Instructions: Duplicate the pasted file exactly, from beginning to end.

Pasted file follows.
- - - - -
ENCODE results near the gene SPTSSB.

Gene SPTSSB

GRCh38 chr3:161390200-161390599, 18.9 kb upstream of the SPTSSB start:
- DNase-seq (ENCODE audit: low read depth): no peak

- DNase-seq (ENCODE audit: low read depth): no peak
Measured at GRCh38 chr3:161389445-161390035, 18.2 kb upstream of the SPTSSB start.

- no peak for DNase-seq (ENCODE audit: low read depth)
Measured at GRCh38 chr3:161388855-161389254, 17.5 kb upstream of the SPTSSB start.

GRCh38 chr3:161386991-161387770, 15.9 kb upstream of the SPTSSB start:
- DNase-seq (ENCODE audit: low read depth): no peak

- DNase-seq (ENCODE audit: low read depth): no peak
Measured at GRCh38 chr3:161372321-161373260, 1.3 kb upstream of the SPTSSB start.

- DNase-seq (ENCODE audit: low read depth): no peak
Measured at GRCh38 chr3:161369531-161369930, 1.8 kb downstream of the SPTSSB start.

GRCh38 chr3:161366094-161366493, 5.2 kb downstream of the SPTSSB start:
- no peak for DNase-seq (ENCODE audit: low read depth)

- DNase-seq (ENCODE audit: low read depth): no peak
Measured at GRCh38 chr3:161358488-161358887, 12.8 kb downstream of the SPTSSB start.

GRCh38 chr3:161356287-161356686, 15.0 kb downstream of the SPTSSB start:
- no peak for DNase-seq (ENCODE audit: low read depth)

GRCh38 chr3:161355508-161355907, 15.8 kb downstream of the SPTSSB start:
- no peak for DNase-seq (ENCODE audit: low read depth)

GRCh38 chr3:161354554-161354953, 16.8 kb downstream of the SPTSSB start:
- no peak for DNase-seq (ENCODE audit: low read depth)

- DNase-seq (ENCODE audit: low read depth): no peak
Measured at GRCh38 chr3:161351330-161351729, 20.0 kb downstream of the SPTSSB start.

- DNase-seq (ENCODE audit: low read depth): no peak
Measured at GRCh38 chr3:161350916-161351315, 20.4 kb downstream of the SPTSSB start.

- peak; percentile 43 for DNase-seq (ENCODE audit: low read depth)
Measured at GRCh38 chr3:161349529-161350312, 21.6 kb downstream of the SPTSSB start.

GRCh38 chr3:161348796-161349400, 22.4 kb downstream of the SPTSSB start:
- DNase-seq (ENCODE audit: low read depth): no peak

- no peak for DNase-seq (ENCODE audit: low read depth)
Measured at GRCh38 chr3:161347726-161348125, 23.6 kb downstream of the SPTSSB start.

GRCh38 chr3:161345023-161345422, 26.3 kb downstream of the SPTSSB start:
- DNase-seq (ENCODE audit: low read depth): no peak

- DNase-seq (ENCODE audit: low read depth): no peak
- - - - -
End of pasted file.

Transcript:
ENCODE results near the gene SPTSSB.

Gene SPTSSB

GRCh38 chr3:161390200-161390599, 18.9 kb upstream of the SPTSSB start:
- DNase-seq (ENCODE audit: low read depth): no peak

- DNase-seq (ENCODE audit: low read depth): no peak
Measured at GRCh38 chr3:161389445-161390035, 18.2 kb upstream of the SPTSSB start.

- no peak for DNase-seq (ENCODE audit: low read depth)
Measured at GRCh38 chr3:161388855-161389254, 17.5 kb upstream of the SPTSSB start.

GRCh38 chr3:161386991-161387770, 15.9 kb upstream of the SPTSSB start:
- DNase-seq (ENCODE audit: low read depth): no peak

- DNase-seq (ENCODE audit: low read depth): no peak
Measured at GRCh38 chr3:161372321-161373260, 1.3 kb upstream of the SPTSSB start.

- DNase-seq (ENCODE audit: low read depth): no peak
Measured at GRCh38 chr3:161369531-161369930, 1.8 kb downstream of the SPTSSB start.

GRCh38 chr3:161366094-161366493, 5.2 kb downstream of the SPTSSB start:
- no peak for DNase-seq (ENCODE audit: low read depth)

- DNase-seq (ENCODE audit: low read depth): no peak
Measured at GRCh38 chr3:161358488-161358887, 12.8 kb downstream of the SPTSSB start.

GRCh38 chr3:161356287-161356686, 15.0 kb downstream of the SPTSSB start:
- no peak for DNase-seq (ENCODE audit: low read depth)

GRCh38 chr3:161355508-161355907, 15.8 kb downstream of the SPTSSB start:
- no peak for DNase-seq (ENCODE audit: low read depth)

GRCh38 chr3:161354554-161354953, 16.8 kb downstream of the SPTSSB start:
- no peak for DNase-seq (ENCODE audit: low read depth)

- DNase-seq (ENCODE audit: low read depth): no peak
Measured at GRCh38 chr3:161351330-161351729, 20.0 kb downstream of the SPTSSB start.

- DNase-seq (ENCODE audit: low read depth): no peak
Measured at GRCh38 chr3:161350916-161351315, 20.4 kb downstream of the SPTSSB start.

- peak; percentile 43 for DNase-seq (ENCODE audit: low read depth)
Measured at GRCh38 chr3:161349529-161350312, 21.6 kb downstream of the SPTSSB start.

GRCh38 chr3:161348796-161349400, 22.4 kb downstream of the SPTSSB start:
- DNase-seq (ENCODE audit: low read depth): no peak

- no peak for DNase-seq (ENCODE audit: low read depth)
Measured at GRCh38 chr3:161347726-161348125, 23.6 kb downstream of the SPTSSB start.

GRCh38 chr3:161345023-161345422, 26.3 kb downstream of the SPTSSB start:
- DNase-seq (ENCODE audit: low read depth): no peak

- DNase-seq (ENCODE audit: low read depth): no peak